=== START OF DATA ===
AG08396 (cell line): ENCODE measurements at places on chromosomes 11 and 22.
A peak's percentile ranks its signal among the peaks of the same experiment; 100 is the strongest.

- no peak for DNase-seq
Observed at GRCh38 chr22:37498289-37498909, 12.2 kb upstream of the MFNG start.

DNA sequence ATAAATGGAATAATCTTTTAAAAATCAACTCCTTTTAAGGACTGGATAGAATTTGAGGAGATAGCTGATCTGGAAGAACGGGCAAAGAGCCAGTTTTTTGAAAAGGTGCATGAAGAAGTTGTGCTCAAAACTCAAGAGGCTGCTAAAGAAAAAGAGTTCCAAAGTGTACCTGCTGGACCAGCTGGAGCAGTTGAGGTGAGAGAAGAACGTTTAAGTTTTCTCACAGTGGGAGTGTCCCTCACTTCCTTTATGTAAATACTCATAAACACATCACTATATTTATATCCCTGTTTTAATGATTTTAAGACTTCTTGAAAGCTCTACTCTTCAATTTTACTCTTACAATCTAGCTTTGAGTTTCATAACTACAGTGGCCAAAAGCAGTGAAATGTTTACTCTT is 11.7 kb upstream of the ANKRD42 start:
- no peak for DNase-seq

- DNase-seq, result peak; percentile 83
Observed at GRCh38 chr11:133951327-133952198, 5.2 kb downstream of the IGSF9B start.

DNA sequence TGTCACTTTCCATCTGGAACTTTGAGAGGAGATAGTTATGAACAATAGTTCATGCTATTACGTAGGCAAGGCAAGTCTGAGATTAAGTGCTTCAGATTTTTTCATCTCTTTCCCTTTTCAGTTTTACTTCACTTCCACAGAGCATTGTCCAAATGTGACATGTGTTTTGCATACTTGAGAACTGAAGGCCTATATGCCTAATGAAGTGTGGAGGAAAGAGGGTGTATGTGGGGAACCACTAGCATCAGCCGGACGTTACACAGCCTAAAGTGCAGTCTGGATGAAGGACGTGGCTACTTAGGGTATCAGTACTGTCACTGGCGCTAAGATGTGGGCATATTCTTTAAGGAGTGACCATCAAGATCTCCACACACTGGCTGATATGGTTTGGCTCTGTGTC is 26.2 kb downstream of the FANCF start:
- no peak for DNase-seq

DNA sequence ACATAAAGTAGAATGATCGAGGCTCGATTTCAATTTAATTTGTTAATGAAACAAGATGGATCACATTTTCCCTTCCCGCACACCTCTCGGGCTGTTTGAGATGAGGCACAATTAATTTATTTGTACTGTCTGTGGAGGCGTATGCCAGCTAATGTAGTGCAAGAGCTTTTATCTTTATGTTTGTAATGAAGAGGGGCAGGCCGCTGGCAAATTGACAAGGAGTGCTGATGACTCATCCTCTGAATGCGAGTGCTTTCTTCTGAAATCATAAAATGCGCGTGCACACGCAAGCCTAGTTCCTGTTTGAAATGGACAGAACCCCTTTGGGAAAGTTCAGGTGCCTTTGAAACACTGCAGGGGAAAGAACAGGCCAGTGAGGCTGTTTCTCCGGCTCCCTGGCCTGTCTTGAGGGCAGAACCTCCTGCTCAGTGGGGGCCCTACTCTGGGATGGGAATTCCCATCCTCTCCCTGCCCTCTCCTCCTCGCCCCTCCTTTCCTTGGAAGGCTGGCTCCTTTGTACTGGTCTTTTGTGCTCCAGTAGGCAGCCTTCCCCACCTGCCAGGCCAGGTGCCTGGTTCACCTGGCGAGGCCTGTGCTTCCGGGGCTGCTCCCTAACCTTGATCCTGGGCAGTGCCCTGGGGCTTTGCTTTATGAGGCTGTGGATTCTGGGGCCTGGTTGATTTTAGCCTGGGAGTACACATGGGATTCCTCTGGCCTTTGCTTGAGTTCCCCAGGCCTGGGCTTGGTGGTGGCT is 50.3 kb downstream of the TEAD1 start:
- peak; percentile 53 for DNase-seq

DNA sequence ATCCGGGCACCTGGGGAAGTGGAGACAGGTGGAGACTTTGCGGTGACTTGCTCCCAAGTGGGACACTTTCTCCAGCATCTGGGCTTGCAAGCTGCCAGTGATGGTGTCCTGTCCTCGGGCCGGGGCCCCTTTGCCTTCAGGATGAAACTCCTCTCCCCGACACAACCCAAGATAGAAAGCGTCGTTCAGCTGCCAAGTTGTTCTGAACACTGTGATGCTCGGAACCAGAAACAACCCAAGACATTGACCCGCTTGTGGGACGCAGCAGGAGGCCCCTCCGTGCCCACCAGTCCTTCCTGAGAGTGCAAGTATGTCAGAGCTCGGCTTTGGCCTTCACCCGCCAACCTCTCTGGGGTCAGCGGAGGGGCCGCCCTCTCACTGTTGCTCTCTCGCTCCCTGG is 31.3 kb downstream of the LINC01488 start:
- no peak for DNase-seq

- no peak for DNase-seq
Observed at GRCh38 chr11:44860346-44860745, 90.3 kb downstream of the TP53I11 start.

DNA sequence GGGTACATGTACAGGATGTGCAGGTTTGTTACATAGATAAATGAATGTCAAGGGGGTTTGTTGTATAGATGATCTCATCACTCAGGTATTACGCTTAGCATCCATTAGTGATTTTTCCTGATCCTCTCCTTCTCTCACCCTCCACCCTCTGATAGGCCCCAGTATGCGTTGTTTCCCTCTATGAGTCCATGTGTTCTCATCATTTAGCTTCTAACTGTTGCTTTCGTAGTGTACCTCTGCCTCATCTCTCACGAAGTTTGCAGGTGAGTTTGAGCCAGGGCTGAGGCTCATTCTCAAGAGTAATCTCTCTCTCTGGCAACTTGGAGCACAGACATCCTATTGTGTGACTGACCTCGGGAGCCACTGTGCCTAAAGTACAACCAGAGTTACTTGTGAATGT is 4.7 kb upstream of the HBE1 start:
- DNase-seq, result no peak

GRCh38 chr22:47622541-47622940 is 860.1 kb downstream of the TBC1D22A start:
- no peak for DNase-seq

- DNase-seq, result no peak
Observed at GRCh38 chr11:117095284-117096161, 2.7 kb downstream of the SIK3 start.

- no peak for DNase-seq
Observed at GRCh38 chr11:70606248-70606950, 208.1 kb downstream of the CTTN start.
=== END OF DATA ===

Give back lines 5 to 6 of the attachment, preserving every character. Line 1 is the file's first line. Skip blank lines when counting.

DNA sequence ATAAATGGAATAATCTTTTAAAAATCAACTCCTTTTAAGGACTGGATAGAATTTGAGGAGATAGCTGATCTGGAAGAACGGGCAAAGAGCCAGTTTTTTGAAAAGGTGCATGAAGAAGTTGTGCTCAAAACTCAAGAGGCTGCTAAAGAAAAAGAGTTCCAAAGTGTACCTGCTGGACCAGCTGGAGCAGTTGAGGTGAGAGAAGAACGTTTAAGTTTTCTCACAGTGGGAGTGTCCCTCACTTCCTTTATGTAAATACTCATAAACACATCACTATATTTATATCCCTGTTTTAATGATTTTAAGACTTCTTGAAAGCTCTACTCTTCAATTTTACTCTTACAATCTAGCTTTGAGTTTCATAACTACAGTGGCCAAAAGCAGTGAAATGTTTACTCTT is 11.7 kb upstream of the ANKRD42 start:
- no peak for DNase-seq